Adjective or adverb?
In English most (but not all) adverbs have a different form (spelling) than their corresponding adjective. It is important, therefore, that you know whether you need an adjective or an adverb in the sentences you want to say or write.
Generally, adjectives are used to describe nouns and adverbs are used with verbs to say how things are done.
In the following examples, the adjectives are red and the adverbs are blue:
- He's a beautiful singer.
- He sings beautifully.
- She's a very quick runner.
- She can run very quickly.
- He's a careless writer.
- He writes carelessly.
- She's a good worker.
- She works well.
Adverbs are also used to give extra information about adjectives (or other adverbs), as in the following examples:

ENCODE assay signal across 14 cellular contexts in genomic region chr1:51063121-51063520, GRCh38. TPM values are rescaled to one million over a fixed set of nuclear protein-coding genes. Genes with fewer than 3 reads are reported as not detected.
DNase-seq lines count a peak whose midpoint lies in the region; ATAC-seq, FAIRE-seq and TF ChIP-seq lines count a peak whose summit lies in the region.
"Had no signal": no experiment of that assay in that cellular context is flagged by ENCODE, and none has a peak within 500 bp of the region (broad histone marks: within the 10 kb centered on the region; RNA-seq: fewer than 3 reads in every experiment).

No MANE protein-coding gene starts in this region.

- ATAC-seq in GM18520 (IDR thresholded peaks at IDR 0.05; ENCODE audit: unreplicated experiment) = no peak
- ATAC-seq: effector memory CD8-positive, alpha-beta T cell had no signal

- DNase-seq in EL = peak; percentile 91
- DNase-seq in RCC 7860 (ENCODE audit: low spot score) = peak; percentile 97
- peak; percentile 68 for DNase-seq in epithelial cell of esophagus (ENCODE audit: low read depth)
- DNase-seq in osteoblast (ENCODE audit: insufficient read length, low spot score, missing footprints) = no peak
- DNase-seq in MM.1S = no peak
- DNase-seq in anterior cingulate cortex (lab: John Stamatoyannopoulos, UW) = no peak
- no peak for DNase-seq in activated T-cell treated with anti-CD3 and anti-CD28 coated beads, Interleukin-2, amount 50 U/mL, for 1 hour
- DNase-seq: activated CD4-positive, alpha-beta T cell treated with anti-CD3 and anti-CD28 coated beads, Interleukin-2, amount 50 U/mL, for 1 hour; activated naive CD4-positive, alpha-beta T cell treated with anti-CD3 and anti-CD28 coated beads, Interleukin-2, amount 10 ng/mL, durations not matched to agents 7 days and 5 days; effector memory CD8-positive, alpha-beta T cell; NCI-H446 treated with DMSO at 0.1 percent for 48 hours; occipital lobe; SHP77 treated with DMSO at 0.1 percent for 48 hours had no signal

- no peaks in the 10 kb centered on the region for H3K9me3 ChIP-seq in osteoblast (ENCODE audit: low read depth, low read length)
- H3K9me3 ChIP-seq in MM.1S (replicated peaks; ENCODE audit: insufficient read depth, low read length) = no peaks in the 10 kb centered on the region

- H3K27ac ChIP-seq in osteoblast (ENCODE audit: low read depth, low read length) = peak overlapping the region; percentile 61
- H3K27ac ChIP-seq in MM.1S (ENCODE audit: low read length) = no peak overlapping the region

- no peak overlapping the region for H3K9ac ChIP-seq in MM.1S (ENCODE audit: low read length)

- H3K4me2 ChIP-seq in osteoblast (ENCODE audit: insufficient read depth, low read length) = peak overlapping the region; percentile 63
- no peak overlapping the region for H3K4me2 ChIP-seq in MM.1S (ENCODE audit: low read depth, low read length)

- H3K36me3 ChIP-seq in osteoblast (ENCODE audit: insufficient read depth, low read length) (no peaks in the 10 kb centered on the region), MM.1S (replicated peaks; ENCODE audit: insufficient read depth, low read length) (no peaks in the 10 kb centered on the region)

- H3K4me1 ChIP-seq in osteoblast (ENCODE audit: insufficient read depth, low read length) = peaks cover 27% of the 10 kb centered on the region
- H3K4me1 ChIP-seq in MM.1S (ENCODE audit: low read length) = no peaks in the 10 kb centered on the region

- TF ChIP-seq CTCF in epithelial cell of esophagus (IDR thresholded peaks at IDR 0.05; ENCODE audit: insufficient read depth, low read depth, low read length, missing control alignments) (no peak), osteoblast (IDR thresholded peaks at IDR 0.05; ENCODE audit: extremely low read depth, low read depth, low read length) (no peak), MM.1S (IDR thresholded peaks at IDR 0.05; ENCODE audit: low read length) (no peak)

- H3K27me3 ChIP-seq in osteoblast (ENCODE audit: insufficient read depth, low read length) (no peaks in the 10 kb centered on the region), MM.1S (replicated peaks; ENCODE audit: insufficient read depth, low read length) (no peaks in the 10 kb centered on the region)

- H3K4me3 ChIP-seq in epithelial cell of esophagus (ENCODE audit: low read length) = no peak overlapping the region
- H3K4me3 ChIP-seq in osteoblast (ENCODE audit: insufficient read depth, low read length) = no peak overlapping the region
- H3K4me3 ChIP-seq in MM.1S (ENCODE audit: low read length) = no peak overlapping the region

- I am extremely happy in my new job.
- She's in hospital with a seriously injured neck.
- It's incredibly easy to make a mistake when knitting.
- The girl climbed dangerously high up the tree.
- Because of the thick fog I drove extremely carefully.
After certain verbs (e.g. be, become, seem, look, taste, smell, etc.) the adjective, not the adverb, is used:
- She doesn't seem happy today.
- Don't be stupid!
- This meat tastes bad.
- Those flowers smell strange.